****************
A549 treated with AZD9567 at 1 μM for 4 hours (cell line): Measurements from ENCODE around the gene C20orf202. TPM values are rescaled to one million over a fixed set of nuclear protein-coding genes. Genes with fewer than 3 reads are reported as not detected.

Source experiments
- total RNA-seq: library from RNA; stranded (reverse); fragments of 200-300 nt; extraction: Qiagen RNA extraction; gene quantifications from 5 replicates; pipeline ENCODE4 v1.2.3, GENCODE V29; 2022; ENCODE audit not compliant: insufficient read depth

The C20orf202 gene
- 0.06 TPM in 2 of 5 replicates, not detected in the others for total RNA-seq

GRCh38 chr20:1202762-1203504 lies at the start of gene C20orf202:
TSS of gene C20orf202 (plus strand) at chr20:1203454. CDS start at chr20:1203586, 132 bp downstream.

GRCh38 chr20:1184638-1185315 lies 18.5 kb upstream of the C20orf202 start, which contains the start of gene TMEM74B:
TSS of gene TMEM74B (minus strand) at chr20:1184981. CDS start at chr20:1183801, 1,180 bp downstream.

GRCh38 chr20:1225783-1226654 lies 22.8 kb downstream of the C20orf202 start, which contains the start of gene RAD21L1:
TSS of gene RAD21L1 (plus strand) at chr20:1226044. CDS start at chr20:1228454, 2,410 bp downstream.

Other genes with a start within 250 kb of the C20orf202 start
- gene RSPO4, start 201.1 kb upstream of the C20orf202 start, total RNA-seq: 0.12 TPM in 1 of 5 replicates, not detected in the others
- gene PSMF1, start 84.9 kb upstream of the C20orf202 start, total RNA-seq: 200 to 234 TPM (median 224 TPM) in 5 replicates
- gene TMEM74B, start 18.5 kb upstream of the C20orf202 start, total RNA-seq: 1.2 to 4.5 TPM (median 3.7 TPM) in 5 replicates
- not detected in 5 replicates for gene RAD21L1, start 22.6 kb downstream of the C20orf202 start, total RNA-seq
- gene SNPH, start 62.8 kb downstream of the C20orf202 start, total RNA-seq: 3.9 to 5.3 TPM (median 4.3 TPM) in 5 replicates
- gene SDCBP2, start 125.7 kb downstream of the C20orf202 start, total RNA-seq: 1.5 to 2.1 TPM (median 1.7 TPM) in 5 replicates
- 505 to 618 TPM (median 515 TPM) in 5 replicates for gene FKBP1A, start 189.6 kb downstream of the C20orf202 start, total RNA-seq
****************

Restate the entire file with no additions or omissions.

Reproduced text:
A549 treated with AZD9567 at 1 μM for 4 hours (cell line): Measurements from ENCODE around the gene C20orf202. TPM values are rescaled to one million over a fixed set of nuclear protein-coding genes. Genes with fewer than 3 reads are reported as not detected.

Source experiments
- total RNA-seq: library from RNA; stranded (reverse); fragments of 200-300 nt; extraction: Qiagen RNA extraction; gene quantifications from 5 replicates; pipeline ENCODE4 v1.2.3, GENCODE V29; 2022; ENCODE audit not compliant: insufficient read depth

The C20orf202 gene
- 0.06 TPM in 2 of 5 replicates, not detected in the others for total RNA-seq

GRCh38 chr20:1202762-1203504 lies at the start of gene C20orf202:
TSS of gene C20orf202 (plus strand) at chr20:1203454. CDS start at chr20:1203586, 132 bp downstream.

GRCh38 chr20:1184638-1185315 lies 18.5 kb upstream of the C20orf202 start, which contains the start of gene TMEM74B:
TSS of gene TMEM74B (minus strand) at chr20:1184981. CDS start at chr20:1183801, 1,180 bp downstream.

GRCh38 chr20:1225783-1226654 lies 22.8 kb downstream of the C20orf202 start, which contains the start of gene RAD21L1:
TSS of gene RAD21L1 (plus strand) at chr20:1226044. CDS start at chr20:1228454, 2,410 bp downstream.

Other genes with a start within 250 kb of the C20orf202 start
- gene RSPO4, start 201.1 kb upstream of the C20orf202 start, total RNA-seq: 0.12 TPM in 1 of 5 replicates, not detected in the others
- gene PSMF1, start 84.9 kb upstream of the C20orf202 start, total RNA-seq: 200 to 234 TPM (median 224 TPM) in 5 replicates
- gene TMEM74B, start 18.5 kb upstream of the C20orf202 start, total RNA-seq: 1.2 to 4.5 TPM (median 3.7 TPM) in 5 replicates
- not detected in 5 replicates for gene RAD21L1, start 22.6 kb downstream of the C20orf202 start, total RNA-seq
- gene SNPH, start 62.8 kb downstream of the C20orf202 start, total RNA-seq: 3.9 to 5.3 TPM (median 4.3 TPM) in 5 replicates
- gene SDCBP2, start 125.7 kb downstream of the C20orf202 start, total RNA-seq: 1.5 to 2.1 TPM (median 1.7 TPM) in 5 replicates
- 505 to 618 TPM (median 515 TPM) in 5 replicates for gene FKBP1A, start 189.6 kb downstream of the C20orf202 start, total RNA-seq